So weâ€™re hip deep in my most conflicting season of the year. I love all the promise and possibilities, yet I also dread the inevitable realities.
It begins with Thanksgiving and culminates in my birthday at the end of February. Lately I donâ€™t even count my birthday, both literally and figuratively, but for the narrativeâ€™s sake weâ€™ll throw it in.
Thanksgiving is always an adventure. I come from a typically fractured family with quite a few odd branches. I donâ€™t have any siblings, but Iâ€™m usually surrounded by step-cousins or distant aunts and a variety of hangers on. When I was younger, my peer age relatives always had boyfriends or girlfriends, and theyâ€™d be there, canoodling or sharing secret smiles. Meanwhile, I enjoyed the stuffing. My grandmother died convinced I was gay, but she also died convinced black people had an extra bone in their ankle which, while diminishing their buoyancy, aided in eluding the police. So itâ€™s kind of a draw. These days, I think the only person who knows for a fact that Iâ€™m not gay is my gay uncle. We always get paired up, as weâ€™re the only singles, but itâ€™s great because I get to have someone to talk to about Judi Dench. Now, those cousins and such have children of their own, and some of them now have mates that they bring along. The circle of life continues, and thereâ€™s a whole new generation to wonder if Iâ€™m gay.
Christmas is the next good time. I donâ€™t think Iâ€™ve ever spent Christmas anywhere but with my mother, which Iâ€™d never complain about. She wants Christmas to be perfect every year, and she does the best she can, and she comes about as close as is humanly possible. She turns the house into something out of a Martha Stewart fever dream, and cooks amazing food and dotes on me like only a mother of an only child can. When you are literally the only thing your mother cares about, itâ€™s quite a responsibility. And it doesnâ€™t exactly make your stepfather happy. Inevitably, she starts fighting with him about something completely retarded, and the cheery house becomes a chilly museum of passive aggression. The food still tastes pretty great, and I get to hear about how great my supermodel stepsister is doing. This year, the cancer will probably slow the cooking down, but the angst should be in full force.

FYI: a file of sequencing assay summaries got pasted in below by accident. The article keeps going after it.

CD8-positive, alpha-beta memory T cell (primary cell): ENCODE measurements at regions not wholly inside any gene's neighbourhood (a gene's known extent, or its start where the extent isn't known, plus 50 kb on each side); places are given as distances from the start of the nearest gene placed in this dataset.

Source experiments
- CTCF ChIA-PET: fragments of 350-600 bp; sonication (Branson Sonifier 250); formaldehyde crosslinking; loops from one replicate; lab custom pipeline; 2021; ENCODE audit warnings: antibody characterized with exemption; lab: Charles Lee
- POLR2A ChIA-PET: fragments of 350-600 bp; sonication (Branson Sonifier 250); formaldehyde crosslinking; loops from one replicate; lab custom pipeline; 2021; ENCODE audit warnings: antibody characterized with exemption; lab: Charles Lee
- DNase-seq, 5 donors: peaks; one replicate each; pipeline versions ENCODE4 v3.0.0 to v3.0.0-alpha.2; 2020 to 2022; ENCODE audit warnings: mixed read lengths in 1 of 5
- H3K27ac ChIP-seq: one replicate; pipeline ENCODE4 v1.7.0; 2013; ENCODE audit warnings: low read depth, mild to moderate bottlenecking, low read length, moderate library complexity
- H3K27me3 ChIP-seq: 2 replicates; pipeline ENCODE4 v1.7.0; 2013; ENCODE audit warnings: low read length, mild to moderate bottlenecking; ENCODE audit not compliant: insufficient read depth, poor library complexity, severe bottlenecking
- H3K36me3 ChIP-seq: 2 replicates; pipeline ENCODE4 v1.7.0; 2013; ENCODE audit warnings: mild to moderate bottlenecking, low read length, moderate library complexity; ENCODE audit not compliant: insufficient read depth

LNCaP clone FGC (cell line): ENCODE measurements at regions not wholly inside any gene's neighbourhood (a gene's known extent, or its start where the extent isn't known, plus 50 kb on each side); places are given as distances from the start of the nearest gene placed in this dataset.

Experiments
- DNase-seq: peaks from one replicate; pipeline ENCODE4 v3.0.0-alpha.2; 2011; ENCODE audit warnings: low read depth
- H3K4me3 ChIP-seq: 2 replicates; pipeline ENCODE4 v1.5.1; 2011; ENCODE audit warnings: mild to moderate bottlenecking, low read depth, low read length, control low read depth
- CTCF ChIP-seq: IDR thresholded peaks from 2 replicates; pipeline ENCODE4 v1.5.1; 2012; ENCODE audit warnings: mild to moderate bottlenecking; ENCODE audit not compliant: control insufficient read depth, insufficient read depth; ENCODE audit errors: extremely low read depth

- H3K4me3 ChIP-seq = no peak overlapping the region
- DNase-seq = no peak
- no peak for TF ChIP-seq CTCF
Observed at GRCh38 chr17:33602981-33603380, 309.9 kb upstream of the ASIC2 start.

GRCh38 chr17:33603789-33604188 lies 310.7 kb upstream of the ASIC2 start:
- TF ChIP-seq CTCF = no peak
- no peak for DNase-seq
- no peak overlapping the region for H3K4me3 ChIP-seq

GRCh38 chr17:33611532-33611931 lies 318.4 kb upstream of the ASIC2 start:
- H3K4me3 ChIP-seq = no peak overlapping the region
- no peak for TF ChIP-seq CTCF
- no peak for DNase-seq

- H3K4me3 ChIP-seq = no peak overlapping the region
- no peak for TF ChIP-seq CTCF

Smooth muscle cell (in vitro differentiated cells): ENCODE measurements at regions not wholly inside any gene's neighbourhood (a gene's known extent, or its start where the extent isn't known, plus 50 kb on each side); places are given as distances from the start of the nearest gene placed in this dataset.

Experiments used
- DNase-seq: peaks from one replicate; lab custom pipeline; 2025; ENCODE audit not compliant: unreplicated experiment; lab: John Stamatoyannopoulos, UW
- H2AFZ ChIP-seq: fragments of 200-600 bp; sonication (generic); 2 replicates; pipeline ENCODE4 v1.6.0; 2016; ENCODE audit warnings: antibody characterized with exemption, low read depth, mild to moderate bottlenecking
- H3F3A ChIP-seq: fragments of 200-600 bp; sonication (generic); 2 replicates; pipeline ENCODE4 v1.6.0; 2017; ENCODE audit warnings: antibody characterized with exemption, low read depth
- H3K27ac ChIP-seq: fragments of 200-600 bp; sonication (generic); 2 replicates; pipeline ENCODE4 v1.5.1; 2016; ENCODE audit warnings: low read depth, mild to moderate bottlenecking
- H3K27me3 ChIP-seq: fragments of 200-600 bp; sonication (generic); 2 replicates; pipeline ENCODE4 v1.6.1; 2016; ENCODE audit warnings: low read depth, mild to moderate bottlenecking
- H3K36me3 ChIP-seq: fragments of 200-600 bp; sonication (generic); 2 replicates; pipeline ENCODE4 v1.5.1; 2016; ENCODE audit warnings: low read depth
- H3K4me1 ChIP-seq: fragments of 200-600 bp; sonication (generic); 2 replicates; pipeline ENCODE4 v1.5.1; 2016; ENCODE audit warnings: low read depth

New Yearâ€™s is my motherâ€™s anniversary, so I usually like to skedaddle before that celebration starts, what with all the joy thatâ€™s built up over the week. Plus I always have hope that maybe Iâ€™ll have that New Yearâ€™s Eve that everyone dreams of. Usually I get to watch ABCâ€™s Rockinâ€™ New Yearâ€™s Eve. Iâ€™ve seen Dick Clark age over the years, and now Ryan Seacrest has taken over. Heâ€™s good, but heâ€™s no Dick. Last year, my girlfriend decided sheâ€™d rather hang with her cousin than see me on New Yearâ€™s. Which was nice. It was actually a pretty good metaphor for the last nine months of that doomed relationship. Every relationship Iâ€™ve ever had, now that I think about it.
Valentineâ€™s Day. Now that is a seriously good time for someone like me. When no one really wants to be your Valentine, itâ€™s basically an annual reminder that you donâ€™t have whatever it is that makes people love you. If I happen to actually have a girlfriend at Valentineâ€™s Day, thereâ€™s still that sense that sheâ€™d much rather be someone elseâ€™s girlfriend, but the greeting card cartel does a good job of forcing her to act like sheâ€™d better make do with what sheâ€™s got. Some would say that having someone pretend they like you is better than nothing, but as someone with experience with both, I can honestly say Iâ€™m not sure if itâ€™s better or not. I can say that having nothing is cheaper, so I think Iâ€™ll stick with that.
Then comes the birthday. I donâ€™t pay much attention to it, so I donâ€™t blame anyone else for doing the same. Birthdays in general donâ€™t make much sense to me. If itâ€™s a life worth celebrating, then itâ€™s fine. For a person whoâ€™s been an abject failure both personally and professionally at everything like me, thereâ€™s not much to celebrate. A birthday is just a ceremony to celebrate the fact that another year has passed and youâ€™ve still got nothing to show for it but disappointment. I guess that what the cakeâ€™s for.
Now that Iâ€™ve got my toes dipped firmly in middle age, I feel like Iâ€™ll be forced to accept some truths. I know Iâ€™ll be sitting at the kidâ€™s table forever at Thanksgiving. I know Iâ€™ll never wake up next to someone on Christmas morning, and Iâ€™ll certainly never have a child come bounding in to beg us to get up so they can open presents weâ€™ve wrapped in the middle of the night. I know Iâ€™ll never share a kiss at midnight with someone who wants nothing than to share another year with me. I know no one will ever spend a giddy week looking forward to a romantic day as my Valentine. And I know Iâ€™ll never look back on a year of my life and say, â€œWow. That was great.â€ As I learn these things, Iâ€™d like to try to learn something else. Something that might make me at least say, â€œIâ€™m glad I learned that.â€ Because so far, the lessons have been pretty tough.
But like I said in the beginning, there are things about the season I do love. Though I know all those things, all those facts and inevitabilities, there is still that faint sense of hope. I suppose that itâ€™s a bit like faith. Faith in a God thereâ€™s no evidence for; in fact, quite a lot of evidence that there is no God. I hope those things arenâ€™t true, though I know they are. My heart wishes they werenâ€™t, so I hope. And thatâ€™s where the confliction comes from.
Christmas music. I love Christmas music.